FTC RULES COMPLIANCE

This is by no means a complete tutorial on compliance. — You need to read and be familiar with the rules discussed, and interpret them for yourself, or contact an attorney for assistance.  

The Federal Trade Commission’s guidelines for the Red Flags Rule includes this statement: 

  • Each financial institution or creditor that offers or maintains one or more covered accounts must develop and implement a written Identity Theft Prevention Program (Program) that is designed to detect, prevent, and mitigate identity theft in connection with the opening of a covered account or any existing covered account. 

The Safeguards Rule of the Privacy Act has almost exactly the same wording. 

What this means to you, as a Dealer, is that simply, you have to come up with a Plan, and put it in writing. You will need to identify and write down, some or all of the following: 

  • What we do to implement and monitor the rules.
  • How we comply with the rule. >> Be specific. 
  • How we train employees to follow the rule.
  • Which employees are affected by the rule.
  • Sanctions or penalties to employees for violations. 
  • Where we store the records for our proof of compliance with the rule. 
  • Who is responsible for all this. 


To be honest, your reading of the Rules could lead you to see something else you need to do. 

A couple of those need further clarification: 

WHAT WE DO TO COMPLY: 
THis is not HOW you comply. This is a statement of your plan, and what steps you took, (or take) to implement your plan. This should include an Audit Plan. 

HOW WE COMPLY WITH THE RULE: 
Let’s get this straight: You simply saying that you are in compliance won’t cut it. Nor will just saying that your DMS program “handles it.”  The DMS and its’ functions will need to be identified as a component of your plan, but the DMS by itself is not the plan. 

HOW WE TRAIN EMPLOYEES: 
Have some training materials done up with plain-English explanations of what the Rule means, and the specific responsibilities of each employee. Again, be specific. This can’t just be for show. Actually do a training session with the affected employees. 

WHICH EMPLOYEES ARE AFFECTED: 
Simply put, identify which people will need (and have received) training. It makes no sense to sit shop mechanics down for Red Flag Rules training, but cashiers will need this. Keep a log of when employees are hired, and when trained. Annual refreshers are a good idea, also.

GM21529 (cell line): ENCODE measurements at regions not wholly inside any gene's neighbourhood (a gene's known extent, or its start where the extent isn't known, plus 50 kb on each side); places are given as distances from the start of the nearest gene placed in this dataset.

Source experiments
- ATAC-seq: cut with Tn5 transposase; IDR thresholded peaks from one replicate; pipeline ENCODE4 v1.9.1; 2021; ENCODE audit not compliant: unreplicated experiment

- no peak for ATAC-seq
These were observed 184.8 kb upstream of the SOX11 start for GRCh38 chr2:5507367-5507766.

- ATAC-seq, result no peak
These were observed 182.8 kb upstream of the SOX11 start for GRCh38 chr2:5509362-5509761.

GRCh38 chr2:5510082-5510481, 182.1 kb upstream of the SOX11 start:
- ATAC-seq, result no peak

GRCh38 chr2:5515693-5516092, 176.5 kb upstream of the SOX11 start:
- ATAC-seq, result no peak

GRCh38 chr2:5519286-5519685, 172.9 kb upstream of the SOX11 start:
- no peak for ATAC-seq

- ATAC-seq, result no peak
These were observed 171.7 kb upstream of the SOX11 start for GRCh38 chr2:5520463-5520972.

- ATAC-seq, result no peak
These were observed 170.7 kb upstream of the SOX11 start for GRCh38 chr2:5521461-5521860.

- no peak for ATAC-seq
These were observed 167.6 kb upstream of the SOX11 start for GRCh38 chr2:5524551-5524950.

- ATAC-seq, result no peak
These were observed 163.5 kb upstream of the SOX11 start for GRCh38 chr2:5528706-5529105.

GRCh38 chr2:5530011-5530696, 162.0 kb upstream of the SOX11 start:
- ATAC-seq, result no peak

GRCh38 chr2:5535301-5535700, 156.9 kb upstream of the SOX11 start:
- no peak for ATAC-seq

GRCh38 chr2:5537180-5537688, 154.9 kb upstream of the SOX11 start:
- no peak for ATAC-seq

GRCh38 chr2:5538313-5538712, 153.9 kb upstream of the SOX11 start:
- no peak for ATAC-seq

WHO IS RESPONSIBLE: 
This simply means that you appoint someone in authority (even if it is yourself) who is responsible for the implementation of the plan. If this person leaves, you must have a replacement. 

It is YOUR responsibility as a Dealer to find out what is required, and understand what it all means. 

The Safeguards Rules of the Privacy Act are complex. In my opinion, a lot was left up to interpretation or guesswork that could have better defined. That said, it’s not very difficult, it just requires some focus and understanding. For example, did you know that an unsecured wireless network is considered a violation of the Privacy Act? For this purpose, unsecured doesn’t just mean open wireless, it could also mean a secured wireless network with an easy password. This is a violation even if no one can prove that any unwanted people ever accessed the network. 


Programs that allow file sharing can be a violation, even if the program did not have defined access to private information. Like the wireless, the violation is simply that a potential hazard to the information exists. Even something simple like credit applications or deal jackets left in a public area laying on a desk are a violation. 


Point is, you have to step back and look intently and objectively at what is possible. Don’t discount anything. Always be on the cautious side if in doubt. It goes without saying that repeatedly locking and unlocking file cabinets throughout the day is tiresome and aggravating, but may be necessary.


If you post pictures and names to Facebook or just on your actual walls, make sure you have express permission from the customer to do it.


Remember that compliance is not a one-time thing. It is an ongoing process that needs to be as integral to your business as cleaning the cars out front.


If you need help or a starting point to go by, please contact me.

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